Marathi non-feature film ‘Rekha’ has highlighted the bad state of street dwellers’ menstrual hygiene and how they lack facilities to even take a bath. The film that is based on the daily struggles of street dwellers, their hygiene and sanitation issues and the society’s outlook towards them, was screened under Indian Panorama Non-feature section in 53rd International Film Festival of India (IFFI), underway in Goa.
Director of ‘Rekha’, Shekhar Bapu Rankhambe said that people shut outdoors to the street dwellers.
“But why do we do this? A quest to find out the reason behind their ill-fate and society’s disregard for the street dwellers led me to research on this project for one and a half years.”
Rankhambe, during the Table Talk programme in IFFI, on Friday said that while projecting the difficulties in the lives of women living on roads, the film also focuses on the bad state of their menstrual hygiene.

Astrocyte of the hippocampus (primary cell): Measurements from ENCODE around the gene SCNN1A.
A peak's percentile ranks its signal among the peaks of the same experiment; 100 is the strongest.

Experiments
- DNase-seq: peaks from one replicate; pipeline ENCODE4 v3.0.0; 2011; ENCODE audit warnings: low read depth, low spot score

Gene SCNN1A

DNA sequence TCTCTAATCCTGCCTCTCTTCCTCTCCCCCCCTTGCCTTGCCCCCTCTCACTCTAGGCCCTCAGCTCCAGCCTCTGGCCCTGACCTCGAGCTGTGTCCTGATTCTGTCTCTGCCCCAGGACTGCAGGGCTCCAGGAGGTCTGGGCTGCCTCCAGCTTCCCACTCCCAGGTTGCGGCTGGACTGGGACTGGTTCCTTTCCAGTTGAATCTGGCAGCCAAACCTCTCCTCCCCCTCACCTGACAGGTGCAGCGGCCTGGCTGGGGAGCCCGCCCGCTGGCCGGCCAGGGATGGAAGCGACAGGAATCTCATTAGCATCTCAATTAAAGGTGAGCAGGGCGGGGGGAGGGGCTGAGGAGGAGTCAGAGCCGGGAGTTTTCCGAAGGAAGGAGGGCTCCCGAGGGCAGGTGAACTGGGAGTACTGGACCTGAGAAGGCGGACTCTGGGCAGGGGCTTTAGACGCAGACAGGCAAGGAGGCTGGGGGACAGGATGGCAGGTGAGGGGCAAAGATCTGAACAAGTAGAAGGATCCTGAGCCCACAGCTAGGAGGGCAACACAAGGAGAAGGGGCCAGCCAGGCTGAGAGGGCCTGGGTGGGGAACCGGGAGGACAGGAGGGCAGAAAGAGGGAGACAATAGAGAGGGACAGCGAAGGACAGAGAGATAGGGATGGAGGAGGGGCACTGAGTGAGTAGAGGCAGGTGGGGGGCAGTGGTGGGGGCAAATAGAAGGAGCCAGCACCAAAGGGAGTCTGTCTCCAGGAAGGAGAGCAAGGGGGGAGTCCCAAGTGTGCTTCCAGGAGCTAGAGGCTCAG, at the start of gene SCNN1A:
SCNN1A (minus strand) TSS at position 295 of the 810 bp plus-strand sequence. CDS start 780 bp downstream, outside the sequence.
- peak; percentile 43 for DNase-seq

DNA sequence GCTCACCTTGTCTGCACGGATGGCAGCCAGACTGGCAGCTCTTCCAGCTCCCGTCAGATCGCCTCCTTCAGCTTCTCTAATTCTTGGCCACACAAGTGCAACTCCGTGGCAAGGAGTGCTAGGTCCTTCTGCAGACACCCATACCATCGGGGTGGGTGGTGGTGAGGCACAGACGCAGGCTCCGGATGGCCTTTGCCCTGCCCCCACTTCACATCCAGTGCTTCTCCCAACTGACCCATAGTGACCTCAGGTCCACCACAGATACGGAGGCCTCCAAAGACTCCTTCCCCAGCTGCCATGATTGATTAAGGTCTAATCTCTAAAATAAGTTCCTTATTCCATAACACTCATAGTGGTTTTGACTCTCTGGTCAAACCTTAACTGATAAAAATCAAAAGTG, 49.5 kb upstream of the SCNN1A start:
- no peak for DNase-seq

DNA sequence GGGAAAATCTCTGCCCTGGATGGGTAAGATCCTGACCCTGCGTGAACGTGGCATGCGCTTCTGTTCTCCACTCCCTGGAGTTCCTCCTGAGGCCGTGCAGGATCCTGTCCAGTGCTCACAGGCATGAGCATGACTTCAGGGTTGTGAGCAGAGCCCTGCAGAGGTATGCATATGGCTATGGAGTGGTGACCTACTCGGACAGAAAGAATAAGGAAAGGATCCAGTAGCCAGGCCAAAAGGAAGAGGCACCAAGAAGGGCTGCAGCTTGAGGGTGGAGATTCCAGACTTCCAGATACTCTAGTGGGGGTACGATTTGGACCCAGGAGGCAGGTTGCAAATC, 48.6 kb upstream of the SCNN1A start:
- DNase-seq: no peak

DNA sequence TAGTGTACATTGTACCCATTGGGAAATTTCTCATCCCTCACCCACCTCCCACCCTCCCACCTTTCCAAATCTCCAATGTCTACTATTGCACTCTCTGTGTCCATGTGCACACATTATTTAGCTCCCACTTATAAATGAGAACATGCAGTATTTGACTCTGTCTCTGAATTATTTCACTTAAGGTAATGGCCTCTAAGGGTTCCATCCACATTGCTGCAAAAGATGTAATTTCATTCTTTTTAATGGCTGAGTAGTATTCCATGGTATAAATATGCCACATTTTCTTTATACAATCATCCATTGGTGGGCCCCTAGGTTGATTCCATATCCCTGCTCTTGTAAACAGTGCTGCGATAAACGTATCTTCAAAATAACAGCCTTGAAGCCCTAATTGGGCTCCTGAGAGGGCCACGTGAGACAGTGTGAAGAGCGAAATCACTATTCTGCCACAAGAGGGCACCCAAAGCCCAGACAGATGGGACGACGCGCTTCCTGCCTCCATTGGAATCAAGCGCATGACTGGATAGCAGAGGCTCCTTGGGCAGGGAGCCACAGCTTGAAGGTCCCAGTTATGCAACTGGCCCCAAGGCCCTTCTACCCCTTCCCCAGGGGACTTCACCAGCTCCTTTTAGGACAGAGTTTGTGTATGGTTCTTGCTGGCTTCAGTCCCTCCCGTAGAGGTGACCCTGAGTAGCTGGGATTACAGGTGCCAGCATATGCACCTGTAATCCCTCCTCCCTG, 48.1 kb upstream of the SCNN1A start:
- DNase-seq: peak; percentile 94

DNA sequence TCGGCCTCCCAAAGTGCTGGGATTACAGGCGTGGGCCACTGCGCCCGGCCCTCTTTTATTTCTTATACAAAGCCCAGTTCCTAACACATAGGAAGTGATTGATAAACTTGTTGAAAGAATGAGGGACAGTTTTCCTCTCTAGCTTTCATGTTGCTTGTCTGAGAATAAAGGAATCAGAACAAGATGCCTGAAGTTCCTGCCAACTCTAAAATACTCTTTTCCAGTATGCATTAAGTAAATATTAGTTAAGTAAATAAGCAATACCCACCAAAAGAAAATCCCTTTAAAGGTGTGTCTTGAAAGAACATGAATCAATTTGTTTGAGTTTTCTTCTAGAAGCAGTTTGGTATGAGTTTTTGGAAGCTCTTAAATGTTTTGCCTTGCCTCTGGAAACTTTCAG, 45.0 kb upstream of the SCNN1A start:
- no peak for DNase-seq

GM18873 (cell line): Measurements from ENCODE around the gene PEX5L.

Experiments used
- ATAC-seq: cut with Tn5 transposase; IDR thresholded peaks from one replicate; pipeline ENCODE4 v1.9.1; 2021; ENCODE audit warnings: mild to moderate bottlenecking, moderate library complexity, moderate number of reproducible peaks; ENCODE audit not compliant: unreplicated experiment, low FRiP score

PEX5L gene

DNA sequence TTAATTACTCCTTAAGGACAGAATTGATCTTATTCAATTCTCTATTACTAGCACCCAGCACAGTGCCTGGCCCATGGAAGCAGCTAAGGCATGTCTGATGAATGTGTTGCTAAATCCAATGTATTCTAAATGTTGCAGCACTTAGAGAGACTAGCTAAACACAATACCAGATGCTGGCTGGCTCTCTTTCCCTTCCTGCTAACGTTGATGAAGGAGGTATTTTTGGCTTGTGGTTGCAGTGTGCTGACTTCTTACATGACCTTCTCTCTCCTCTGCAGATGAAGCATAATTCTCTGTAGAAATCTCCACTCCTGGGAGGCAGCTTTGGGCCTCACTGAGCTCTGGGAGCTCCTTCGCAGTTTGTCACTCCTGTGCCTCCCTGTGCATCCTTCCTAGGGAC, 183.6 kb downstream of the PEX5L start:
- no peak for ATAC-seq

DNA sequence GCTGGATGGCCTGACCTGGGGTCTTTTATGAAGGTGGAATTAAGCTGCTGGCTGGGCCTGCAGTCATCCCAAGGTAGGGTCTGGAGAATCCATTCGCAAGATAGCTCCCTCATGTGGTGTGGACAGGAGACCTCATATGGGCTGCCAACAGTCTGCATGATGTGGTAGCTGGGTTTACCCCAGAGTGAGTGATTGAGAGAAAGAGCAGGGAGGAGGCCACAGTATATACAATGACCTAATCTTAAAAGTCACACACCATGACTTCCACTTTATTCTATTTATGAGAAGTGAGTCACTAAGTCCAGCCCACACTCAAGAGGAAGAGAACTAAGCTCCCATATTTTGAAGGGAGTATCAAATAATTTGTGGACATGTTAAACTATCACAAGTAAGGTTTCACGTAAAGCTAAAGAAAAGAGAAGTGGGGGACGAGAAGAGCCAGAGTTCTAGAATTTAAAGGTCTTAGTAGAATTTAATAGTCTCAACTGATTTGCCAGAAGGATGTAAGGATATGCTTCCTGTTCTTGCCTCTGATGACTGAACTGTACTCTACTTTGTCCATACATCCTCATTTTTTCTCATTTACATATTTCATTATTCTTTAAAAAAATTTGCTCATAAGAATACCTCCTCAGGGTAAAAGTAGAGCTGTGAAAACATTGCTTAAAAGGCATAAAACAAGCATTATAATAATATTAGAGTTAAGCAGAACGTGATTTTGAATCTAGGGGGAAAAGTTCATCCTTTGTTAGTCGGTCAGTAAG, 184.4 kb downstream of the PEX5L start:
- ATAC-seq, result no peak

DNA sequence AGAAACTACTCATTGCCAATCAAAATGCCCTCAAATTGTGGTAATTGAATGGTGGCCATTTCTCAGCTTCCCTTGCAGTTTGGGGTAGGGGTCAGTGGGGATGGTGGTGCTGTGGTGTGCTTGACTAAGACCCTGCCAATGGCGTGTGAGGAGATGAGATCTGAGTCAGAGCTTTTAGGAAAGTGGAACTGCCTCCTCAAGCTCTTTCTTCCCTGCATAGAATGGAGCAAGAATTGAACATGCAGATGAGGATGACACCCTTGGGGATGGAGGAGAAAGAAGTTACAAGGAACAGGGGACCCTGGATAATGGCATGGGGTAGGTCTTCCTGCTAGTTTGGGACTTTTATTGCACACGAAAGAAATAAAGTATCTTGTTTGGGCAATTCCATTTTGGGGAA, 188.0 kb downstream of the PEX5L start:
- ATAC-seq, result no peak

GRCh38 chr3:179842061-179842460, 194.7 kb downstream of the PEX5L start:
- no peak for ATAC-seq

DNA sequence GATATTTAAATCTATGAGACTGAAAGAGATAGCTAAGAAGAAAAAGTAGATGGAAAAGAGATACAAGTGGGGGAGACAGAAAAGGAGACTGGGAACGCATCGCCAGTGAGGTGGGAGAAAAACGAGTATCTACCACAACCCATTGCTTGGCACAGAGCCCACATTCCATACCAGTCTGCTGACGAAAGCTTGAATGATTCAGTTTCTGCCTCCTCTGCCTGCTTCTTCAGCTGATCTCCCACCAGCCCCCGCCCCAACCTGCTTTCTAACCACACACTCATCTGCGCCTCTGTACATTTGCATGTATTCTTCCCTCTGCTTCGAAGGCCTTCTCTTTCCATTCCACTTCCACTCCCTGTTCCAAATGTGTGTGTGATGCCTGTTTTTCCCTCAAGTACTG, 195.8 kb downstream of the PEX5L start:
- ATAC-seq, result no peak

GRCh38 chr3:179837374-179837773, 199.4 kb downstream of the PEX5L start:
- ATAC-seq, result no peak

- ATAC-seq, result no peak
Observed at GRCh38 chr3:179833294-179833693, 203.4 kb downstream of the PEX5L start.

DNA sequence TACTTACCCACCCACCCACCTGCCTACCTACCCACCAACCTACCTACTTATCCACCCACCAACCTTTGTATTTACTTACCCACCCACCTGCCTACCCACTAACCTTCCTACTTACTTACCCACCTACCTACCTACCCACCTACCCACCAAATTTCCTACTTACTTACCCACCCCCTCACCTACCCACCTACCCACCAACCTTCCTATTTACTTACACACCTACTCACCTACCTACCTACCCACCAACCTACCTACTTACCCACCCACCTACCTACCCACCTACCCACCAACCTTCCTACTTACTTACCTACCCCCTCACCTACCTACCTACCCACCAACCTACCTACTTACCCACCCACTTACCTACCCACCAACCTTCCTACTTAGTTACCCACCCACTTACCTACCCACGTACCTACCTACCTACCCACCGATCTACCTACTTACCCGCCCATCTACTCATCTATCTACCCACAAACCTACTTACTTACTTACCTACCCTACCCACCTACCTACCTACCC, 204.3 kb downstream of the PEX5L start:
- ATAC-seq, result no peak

“While researching on the subject, I was shocked to find out about their reality. They don’t get to take baths for months,” he said.
The protagonist Rekha lives on the roadside. Suffering from a fungal skin infection, the doctor recommends her to take a bath and apply medicine. But her husband stops her and ill-treats her.
Rekha tries to take bath but is shocked when the women of her community tell her the reason not to, leaving her in a dilemma. She decides to leave her husband so that she can take a bath to tackle the infection. The film portrays her hardships to stay clean.
According to Rankhambe, the film’s cast consists of theatre artists of Maharashtra who have never faced cameras before. Hence, a two month-long workshop was conducted to train them on acting in front of cameras. The scripting and shooting was done during the second Covid-induced lockdown phase.
The film focuses on various layers of the concept of cleanliness, while also stating that society needs to adopt a clean approach towards street dwellers.